The reeling housing market has come to this: To shore it up, two Senators are preparing to introduce a bipartisan bill Thursday that would give residence visas to foreigners who spend at least $500,000 to buy houses in the U.S.
The provision is part of a larger package of immigration measures, co-authored by Sens. Charles Schumer (D., N.Y.) and Mike Lee (R., Utah), designed to spur more foreign investment in the U.S.
Foreigners have accounted for a growing share of home purchases in South Florida, Southern California, Arizona and other hard-hit markets. Chinese and Canadian buyers, among others, are taking advantage not only of big declines in U.S. home prices and reduced competition from Americans but also of favorable foreign exchange rates.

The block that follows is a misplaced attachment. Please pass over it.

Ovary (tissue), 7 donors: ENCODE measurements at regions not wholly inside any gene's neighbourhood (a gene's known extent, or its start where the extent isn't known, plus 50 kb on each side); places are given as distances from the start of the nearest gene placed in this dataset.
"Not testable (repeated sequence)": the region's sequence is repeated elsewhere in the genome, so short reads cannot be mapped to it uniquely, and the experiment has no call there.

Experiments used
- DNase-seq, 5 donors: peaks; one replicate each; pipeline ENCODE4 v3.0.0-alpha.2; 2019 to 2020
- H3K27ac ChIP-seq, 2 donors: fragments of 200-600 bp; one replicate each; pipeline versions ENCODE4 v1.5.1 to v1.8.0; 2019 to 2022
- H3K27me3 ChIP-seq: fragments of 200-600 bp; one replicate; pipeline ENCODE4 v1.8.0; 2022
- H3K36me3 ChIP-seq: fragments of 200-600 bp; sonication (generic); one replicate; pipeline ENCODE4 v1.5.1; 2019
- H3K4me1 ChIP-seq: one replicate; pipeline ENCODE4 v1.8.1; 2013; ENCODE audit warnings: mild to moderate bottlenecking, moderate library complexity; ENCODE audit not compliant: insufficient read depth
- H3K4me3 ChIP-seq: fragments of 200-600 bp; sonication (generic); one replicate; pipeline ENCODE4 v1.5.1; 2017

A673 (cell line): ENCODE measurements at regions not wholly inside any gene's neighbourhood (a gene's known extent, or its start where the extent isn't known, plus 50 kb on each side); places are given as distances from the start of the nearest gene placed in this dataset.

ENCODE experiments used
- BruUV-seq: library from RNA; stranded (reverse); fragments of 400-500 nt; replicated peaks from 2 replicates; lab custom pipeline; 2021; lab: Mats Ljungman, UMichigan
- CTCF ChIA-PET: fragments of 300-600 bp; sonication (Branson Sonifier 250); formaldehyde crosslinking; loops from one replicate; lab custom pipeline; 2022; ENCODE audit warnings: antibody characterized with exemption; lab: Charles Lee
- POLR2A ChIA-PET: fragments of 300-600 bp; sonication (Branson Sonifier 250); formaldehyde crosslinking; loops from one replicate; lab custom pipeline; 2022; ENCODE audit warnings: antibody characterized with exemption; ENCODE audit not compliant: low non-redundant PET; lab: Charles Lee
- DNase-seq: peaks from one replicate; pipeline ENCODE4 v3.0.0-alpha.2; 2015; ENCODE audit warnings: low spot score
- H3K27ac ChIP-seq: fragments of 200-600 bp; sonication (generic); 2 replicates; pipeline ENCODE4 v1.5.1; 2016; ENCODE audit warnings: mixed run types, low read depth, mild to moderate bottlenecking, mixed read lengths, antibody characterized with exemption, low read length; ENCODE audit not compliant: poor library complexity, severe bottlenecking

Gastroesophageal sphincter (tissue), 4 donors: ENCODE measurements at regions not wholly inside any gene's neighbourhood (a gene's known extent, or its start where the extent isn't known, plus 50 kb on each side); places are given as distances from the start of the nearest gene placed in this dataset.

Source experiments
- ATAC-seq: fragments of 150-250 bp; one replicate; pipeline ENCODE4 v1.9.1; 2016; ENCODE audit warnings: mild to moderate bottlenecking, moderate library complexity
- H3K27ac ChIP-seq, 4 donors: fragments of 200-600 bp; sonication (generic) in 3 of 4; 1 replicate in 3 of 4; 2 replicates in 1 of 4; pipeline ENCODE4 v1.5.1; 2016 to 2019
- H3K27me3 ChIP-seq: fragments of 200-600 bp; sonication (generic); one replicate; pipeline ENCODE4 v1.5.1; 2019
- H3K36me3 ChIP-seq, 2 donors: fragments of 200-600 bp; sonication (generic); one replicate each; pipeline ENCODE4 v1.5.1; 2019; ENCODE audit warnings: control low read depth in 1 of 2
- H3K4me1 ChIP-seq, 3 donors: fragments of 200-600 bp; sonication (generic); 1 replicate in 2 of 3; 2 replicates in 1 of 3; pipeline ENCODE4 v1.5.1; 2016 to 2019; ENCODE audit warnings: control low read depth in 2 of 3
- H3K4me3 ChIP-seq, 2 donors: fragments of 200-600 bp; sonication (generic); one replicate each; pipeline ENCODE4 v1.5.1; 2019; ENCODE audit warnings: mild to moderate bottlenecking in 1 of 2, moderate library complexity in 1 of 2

To fuel this demand, the proposed measure would offer visas to any foreigner making a cash investment of at least $500,000 on residential real-estate—a single-family house, condo or townhouse. Applicants can spend the entire amount on one house or spend as little as $250,000 on a residence and invest the rest in other residential real estate, which can be rented out.
"This is a way to create more demand without costing the federal government a nickel," Sen. Schumer said in an interview.
Foreigners immigrating to the U.S. with the new visa wouldn"t be able to work here unless they obtained a regular work visa through the normal process. They"d be allowed to bring a spouse and any children under the age of 18 but they wouldn"t be able to stay in the country legally on the new visa once they sold their properties.
The provision would create visas that are separate from current programs so as to not displace anyone waiting for other visas. There would be no cap on the home-buyer visa program.
Over the past year, Canadians accounted for one quarter of foreign home buyers, and buyers from China, Mexico, Great Britain, and India accounted for another quarter, according to the National Association of Realtors.
The idea has some high-profile supporters, including Warren Buffett, who this summer floated the idea of encouraging more "rich immigrants" to buy homes.